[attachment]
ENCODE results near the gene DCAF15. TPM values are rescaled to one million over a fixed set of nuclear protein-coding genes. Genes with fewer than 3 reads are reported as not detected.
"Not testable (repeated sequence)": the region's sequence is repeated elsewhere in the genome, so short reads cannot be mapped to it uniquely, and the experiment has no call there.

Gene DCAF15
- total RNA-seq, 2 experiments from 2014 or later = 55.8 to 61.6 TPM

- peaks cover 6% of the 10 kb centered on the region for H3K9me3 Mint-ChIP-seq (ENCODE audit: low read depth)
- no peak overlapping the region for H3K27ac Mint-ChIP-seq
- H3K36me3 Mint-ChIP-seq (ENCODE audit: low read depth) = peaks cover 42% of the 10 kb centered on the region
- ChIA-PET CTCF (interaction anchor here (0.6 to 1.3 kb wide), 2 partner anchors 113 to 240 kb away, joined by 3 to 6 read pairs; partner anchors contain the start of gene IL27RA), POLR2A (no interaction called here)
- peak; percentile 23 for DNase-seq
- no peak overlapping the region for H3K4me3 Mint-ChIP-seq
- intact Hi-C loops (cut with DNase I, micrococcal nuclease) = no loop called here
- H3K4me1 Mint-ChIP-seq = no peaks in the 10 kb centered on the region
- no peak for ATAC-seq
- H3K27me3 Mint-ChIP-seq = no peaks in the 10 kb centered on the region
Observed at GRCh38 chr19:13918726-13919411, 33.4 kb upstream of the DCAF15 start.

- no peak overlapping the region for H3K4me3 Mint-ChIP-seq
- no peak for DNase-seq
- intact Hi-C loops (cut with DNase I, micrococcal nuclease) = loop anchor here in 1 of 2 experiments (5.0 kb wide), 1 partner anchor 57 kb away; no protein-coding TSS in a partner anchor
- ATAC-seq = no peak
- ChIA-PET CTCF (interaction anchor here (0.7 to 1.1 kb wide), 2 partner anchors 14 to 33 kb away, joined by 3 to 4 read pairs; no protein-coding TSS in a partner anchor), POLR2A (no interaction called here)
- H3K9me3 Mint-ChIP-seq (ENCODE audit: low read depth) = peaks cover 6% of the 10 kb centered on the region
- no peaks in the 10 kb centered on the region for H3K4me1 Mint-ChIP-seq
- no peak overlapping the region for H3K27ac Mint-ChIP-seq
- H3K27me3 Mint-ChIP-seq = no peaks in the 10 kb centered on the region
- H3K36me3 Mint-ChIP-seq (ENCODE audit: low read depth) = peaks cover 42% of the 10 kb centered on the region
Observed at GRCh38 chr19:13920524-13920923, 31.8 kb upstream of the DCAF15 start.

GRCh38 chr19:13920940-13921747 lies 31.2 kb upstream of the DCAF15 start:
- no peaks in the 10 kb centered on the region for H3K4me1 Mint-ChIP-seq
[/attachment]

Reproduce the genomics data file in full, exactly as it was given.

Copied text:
ENCODE results near the gene DCAF15. TPM values are rescaled to one million over a fixed set of nuclear protein-coding genes. Genes with fewer than 3 reads are reported as not detected.
"Not testable (repeated sequence)": the region's sequence is repeated elsewhere in the genome, so short reads cannot be mapped to it uniquely, and the experiment has no call there.

Gene DCAF15
- total RNA-seq, 2 experiments from 2014 or later = 55.8 to 61.6 TPM

- peaks cover 6% of the 10 kb centered on the region for H3K9me3 Mint-ChIP-seq (ENCODE audit: low read depth)
- no peak overlapping the region for H3K27ac Mint-ChIP-seq
- H3K36me3 Mint-ChIP-seq (ENCODE audit: low read depth) = peaks cover 42% of the 10 kb centered on the region
- ChIA-PET CTCF (interaction anchor here (0.6 to 1.3 kb wide), 2 partner anchors 113 to 240 kb away, joined by 3 to 6 read pairs; partner anchors contain the start of gene IL27RA), POLR2A (no interaction called here)
- peak; percentile 23 for DNase-seq
- no peak overlapping the region for H3K4me3 Mint-ChIP-seq
- intact Hi-C loops (cut with DNase I, micrococcal nuclease) = no loop called here
- H3K4me1 Mint-ChIP-seq = no peaks in the 10 kb centered on the region
- no peak for ATAC-seq
- H3K27me3 Mint-ChIP-seq = no peaks in the 10 kb centered on the region
Observed at GRCh38 chr19:13918726-13919411, 33.4 kb upstream of the DCAF15 start.

- no peak overlapping the region for H3K4me3 Mint-ChIP-seq
- no peak for DNase-seq
- intact Hi-C loops (cut with DNase I, micrococcal nuclease) = loop anchor here in 1 of 2 experiments (5.0 kb wide), 1 partner anchor 57 kb away; no protein-coding TSS in a partner anchor
- ATAC-seq = no peak
- ChIA-PET CTCF (interaction anchor here (0.7 to 1.1 kb wide), 2 partner anchors 14 to 33 kb away, joined by 3 to 4 read pairs; no protein-coding TSS in a partner anchor), POLR2A (no interaction called here)
- H3K9me3 Mint-ChIP-seq (ENCODE audit: low read depth) = peaks cover 6% of the 10 kb centered on the region
- no peaks in the 10 kb centered on the region for H3K4me1 Mint-ChIP-seq
- no peak overlapping the region for H3K27ac Mint-ChIP-seq
- H3K27me3 Mint-ChIP-seq = no peaks in the 10 kb centered on the region
- H3K36me3 Mint-ChIP-seq (ENCODE audit: low read depth) = peaks cover 42% of the 10 kb centered on the region
Observed at GRCh38 chr19:13920524-13920923, 31.8 kb upstream of the DCAF15 start.

GRCh38 chr19:13920940-13921747 lies 31.2 kb upstream of the DCAF15 start:
- no peaks in the 10 kb centered on the region for H3K4me1 Mint-ChIP-seq